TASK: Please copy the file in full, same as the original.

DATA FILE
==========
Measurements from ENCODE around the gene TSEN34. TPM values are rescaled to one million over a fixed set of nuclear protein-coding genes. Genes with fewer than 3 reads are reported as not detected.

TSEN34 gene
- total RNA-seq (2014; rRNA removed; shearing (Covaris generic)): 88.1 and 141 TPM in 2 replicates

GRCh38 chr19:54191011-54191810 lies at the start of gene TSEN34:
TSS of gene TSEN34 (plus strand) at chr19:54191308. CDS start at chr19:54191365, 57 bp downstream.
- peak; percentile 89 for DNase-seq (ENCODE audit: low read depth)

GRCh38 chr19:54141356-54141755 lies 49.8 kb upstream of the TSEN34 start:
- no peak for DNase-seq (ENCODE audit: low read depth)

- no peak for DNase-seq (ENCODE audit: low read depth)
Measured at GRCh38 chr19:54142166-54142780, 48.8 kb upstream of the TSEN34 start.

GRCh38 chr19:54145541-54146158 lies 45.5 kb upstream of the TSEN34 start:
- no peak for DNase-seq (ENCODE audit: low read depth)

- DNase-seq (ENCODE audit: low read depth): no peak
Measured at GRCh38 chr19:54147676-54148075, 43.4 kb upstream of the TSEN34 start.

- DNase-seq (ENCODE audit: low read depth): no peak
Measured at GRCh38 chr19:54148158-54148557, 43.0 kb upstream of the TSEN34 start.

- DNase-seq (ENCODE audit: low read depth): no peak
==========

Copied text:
Measurements from ENCODE around the gene TSEN34. TPM values are rescaled to one million over a fixed set of nuclear protein-coding genes. Genes with fewer than 3 reads are reported as not detected.

TSEN34 gene
- total RNA-seq (2014; rRNA removed; shearing (Covaris generic)): 88.1 and 141 TPM in 2 replicates

GRCh38 chr19:54191011-54191810 lies at the start of gene TSEN34:
TSS of gene TSEN34 (plus strand) at chr19:54191308. CDS start at chr19:54191365, 57 bp downstream.
- peak; percentile 89 for DNase-seq (ENCODE audit: low read depth)

GRCh38 chr19:54141356-54141755 lies 49.8 kb upstream of the TSEN34 start:
- no peak for DNase-seq (ENCODE audit: low read depth)

- no peak for DNase-seq (ENCODE audit: low read depth)
Measured at GRCh38 chr19:54142166-54142780, 48.8 kb upstream of the TSEN34 start.

GRCh38 chr19:54145541-54146158 lies 45.5 kb upstream of the TSEN34 start:
- no peak for DNase-seq (ENCODE audit: low read depth)

- DNase-seq (ENCODE audit: low read depth): no peak
Measured at GRCh38 chr19:54147676-54148075, 43.4 kb upstream of the TSEN34 start.

- DNase-seq (ENCODE audit: low read depth): no peak
Measured at GRCh38 chr19:54148158-54148557, 43.0 kb upstream of the TSEN34 start.

- DNase-seq (ENCODE audit: low read depth): no peak